Franz SCHUBERT (1797 - 1828)
Winterreise D 911 (1827)
1. Gute Nacht [5:37]
2. Die Wetterfahne [1:46]
3. Gefrorne Tränen [2:28]
4. Erstarrung [3:06]
5. Der Lindenbaum [4:36]
6. Wasserflut [4:15]
7. Auf dem Flusse [3:37]
8. Rückblick [2:21]
9. Irrlicht [2:45]
10. Rast [3:16]
11. Frühlingstraum [4:02]
12. Einsamkeit [2:54]
13. Die Post [2:28]
14. Der greise Kopf [2:58]
15. Die Krähe [2:41]
16. Letzte Hoffnung [2:22]
17. Im Dorfe [3:04]
18. Der stürmiche Morgen [0:52]
19. Täuschung [1:36]
20. Der Wegweiser [4:20]
21. Das Wirtshaus [3:51]
22. Mut! [1:24]
23. Die Nebensonnen [2:57]
24. Der Leiermann [4:00]
Maarten Koningsberger (baritone), Roger Braun (piano)
rec. 3-6 July 2002, Muziekcentrum Frits Philips, Eindhoven
Sung texts with English translation enclosed
QUINTONE Q11003 [73:30]
I was a bit confused about the provenance of this recording. It was originally produced for Tatlin records in 2003, but nowhere on the cover, the booklet and the disc in the present issue, copyrighted in 2011, is there any mentioning of a record company and a catalogue number. However, on ArkivMusik I found the above information, which I hope is correct. It is a pity if potential customers have problems finding the disc, since it is well worth buying. I will manifest evidence in the next paragraph.
Winterreise is not exactly underrepresented in the catalogues. The Gopera entry revealed a chronological list of recordings with 107 entries and there were still some missing that I own. Any newcomer must have something special to offer to be able to challenge the competitors. Maarten Koningsberger is not strictly speaking a newcomer - this recording was made a decade ago - but it seems that it hasn’t been too widely circulated. Koningsberger has a long and wide-ranging discography and there is no doubt that he has a fine voice with a brilliant, rather light top and enough extension to make the lower end of the register tell. His readings are nuanced and well considered. His timbre and the actual sounds remind me of the young Hermann Prey, and they have quite a lot in common in their approach to the songs. Prey sometimes had a tendency to be over-emphatic and Gute Nacht, the first song in this cycle could be rather four-square. Even visually he illustrated this, almost on the verge of parody. Koningsberger is not wholly free from this either but by and large he is much smoother. There is actually very little to complain about in his singing and his pianist is excellent, but I feel all the same that he doesn’t get very deep under the skin of his character - not until the last couple of songs in the first part of the cycle: Frühlingstraum and Einsamkeit. There he is suddenly more involved. It seems that as the cycle progresses the personality of the character stands out more clearly and this is the turning point.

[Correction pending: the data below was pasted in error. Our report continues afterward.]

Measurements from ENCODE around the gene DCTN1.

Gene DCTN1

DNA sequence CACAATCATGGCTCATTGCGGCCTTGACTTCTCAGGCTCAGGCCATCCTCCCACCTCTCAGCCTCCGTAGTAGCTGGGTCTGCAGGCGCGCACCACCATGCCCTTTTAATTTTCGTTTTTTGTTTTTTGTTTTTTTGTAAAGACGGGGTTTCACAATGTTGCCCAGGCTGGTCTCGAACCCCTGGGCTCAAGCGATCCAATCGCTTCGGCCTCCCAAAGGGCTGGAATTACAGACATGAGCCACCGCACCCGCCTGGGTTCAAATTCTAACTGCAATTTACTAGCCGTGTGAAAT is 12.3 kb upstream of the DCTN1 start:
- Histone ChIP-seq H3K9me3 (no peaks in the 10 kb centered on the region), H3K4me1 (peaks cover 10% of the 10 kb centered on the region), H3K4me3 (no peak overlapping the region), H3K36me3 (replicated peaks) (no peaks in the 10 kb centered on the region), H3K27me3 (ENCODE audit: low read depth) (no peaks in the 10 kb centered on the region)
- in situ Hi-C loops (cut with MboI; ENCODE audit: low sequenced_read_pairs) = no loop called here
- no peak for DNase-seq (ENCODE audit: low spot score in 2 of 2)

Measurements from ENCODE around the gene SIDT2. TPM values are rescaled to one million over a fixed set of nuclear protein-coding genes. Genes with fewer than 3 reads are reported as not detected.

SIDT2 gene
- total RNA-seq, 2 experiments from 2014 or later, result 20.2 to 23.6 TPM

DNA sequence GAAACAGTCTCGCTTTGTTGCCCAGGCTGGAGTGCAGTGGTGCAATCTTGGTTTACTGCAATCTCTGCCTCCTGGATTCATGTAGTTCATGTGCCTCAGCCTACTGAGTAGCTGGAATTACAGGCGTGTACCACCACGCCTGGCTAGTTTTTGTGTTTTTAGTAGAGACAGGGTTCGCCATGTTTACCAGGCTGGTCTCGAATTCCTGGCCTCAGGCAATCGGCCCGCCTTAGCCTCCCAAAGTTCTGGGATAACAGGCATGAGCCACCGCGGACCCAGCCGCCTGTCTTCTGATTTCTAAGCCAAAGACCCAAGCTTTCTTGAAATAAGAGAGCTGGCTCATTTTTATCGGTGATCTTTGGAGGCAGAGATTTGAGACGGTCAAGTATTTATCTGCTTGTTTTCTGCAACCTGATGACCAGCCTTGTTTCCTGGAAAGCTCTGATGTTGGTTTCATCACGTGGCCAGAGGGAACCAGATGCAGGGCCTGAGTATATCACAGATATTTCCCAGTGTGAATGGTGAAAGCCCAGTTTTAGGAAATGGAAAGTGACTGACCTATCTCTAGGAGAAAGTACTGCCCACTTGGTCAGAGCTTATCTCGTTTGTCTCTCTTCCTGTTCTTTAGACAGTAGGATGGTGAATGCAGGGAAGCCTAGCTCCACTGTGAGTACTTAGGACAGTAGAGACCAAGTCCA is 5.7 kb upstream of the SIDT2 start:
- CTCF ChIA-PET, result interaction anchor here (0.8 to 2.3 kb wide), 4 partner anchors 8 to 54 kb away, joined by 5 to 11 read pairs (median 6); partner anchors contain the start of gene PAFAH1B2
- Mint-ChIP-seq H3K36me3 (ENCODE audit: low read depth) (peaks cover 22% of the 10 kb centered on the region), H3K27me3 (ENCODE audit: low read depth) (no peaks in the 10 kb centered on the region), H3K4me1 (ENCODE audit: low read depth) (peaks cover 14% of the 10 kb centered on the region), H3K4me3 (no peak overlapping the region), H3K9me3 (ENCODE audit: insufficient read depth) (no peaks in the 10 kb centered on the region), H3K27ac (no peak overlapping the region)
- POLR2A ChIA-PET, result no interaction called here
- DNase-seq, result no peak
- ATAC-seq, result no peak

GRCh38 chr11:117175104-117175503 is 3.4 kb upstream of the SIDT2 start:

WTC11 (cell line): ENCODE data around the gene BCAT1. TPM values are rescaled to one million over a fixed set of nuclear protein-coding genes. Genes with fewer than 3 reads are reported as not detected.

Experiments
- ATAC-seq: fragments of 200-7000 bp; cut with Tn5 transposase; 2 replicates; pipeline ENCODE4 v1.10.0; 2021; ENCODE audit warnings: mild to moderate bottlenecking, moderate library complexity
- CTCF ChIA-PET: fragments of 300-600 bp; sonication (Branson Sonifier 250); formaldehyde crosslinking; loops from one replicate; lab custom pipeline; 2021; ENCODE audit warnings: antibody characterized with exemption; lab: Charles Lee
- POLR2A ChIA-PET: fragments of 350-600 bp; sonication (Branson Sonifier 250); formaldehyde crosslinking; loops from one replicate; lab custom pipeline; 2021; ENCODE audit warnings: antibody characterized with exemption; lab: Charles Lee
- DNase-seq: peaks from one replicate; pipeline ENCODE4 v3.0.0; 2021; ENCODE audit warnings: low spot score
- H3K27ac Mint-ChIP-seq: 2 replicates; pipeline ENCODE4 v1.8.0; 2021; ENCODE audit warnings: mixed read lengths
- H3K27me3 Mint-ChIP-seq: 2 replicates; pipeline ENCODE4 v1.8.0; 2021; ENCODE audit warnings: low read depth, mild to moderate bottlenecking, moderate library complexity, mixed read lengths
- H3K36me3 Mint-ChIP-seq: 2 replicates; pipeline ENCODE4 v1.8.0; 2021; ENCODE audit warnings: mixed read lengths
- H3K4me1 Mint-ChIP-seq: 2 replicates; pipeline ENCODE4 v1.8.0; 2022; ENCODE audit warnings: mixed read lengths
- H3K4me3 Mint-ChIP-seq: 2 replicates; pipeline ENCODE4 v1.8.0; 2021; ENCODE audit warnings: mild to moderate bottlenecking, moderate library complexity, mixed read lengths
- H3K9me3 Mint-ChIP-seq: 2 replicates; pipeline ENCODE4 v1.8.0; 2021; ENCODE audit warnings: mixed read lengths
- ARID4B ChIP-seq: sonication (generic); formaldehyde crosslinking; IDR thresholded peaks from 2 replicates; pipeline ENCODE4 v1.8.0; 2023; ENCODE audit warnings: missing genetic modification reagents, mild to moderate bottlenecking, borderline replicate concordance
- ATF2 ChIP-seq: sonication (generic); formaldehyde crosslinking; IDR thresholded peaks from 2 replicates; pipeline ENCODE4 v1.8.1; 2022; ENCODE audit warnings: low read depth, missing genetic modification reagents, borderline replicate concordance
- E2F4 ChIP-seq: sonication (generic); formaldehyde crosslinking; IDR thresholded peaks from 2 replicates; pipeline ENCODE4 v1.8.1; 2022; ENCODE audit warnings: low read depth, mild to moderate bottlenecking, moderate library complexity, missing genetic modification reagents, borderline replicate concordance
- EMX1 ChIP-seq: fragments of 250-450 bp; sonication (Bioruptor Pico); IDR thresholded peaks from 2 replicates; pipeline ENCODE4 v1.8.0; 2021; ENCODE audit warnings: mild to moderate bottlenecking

In the second part we are, from the outset, witnessing a psychological thriller, evoking intense memories of the town he has left. No letters for him, but he remembers his beloved and wonders how she’s getting on: My Heart!
The emotions become ever stronger: the frost that sprinkles a white sheen over his hair, the crow which followed him from the town still circles above his head. ‘Are you intending, very soon, to take my corpse as prey?’.
Koningsberger and Braun often let the one song follow the previous one with a minimum of silence between. This works well and stresses the implacability of the wanderer’s fate. Im Dorfe is rather understated - are his powers beginning to dwindle? No, he still has strength to cry out his agony in the last lines of Der Wegweiser: ‘A road I must travel / from which no one has ever returned.’ Koningsberger stresses ‘keiner’ (no one) in a kind of extended cry for compassion.
I have said this before and it’s worth repeating: This song-cycle invariably seems to bring out the best from its interpreters. I can’t recall one single reading, live or on disc, that hasn’t touched the heartstrings - and this one is no exception. Die Nebensonnen, the penultimate song, is the final blow and in the final Der Leiermann he is already disappearing into the unknown. The voice becomes thinner, frailer, more distant. All is soon over.
Among the 107+ competitors in the catalogue - not all of them easily available at the moment - there are a lot of superb, deeply emotional readings. Koningsberger’s may not be the one to make the rest of them redundant. I won’t dispose of Gerhard Hüsch, Hans Hotter (2), Fischer-Dieskau (4, but he has made more than a handful more), Olaf Bär, Thomas Bauer, or, in other voice pitches, Brigitte Fassbaender, Natalie Stutzmann, Peter Schreier and for a partly almost psychotic reading John Elwes. However, on his own terms Koningsberger’s is a perfectly valid reading, worth anyone’s money. Are you contemplating your first Winterreise? Why not try it?
Göran Forsling
Koningsberger’s is a perfectly valid reading, worth anyone’s money.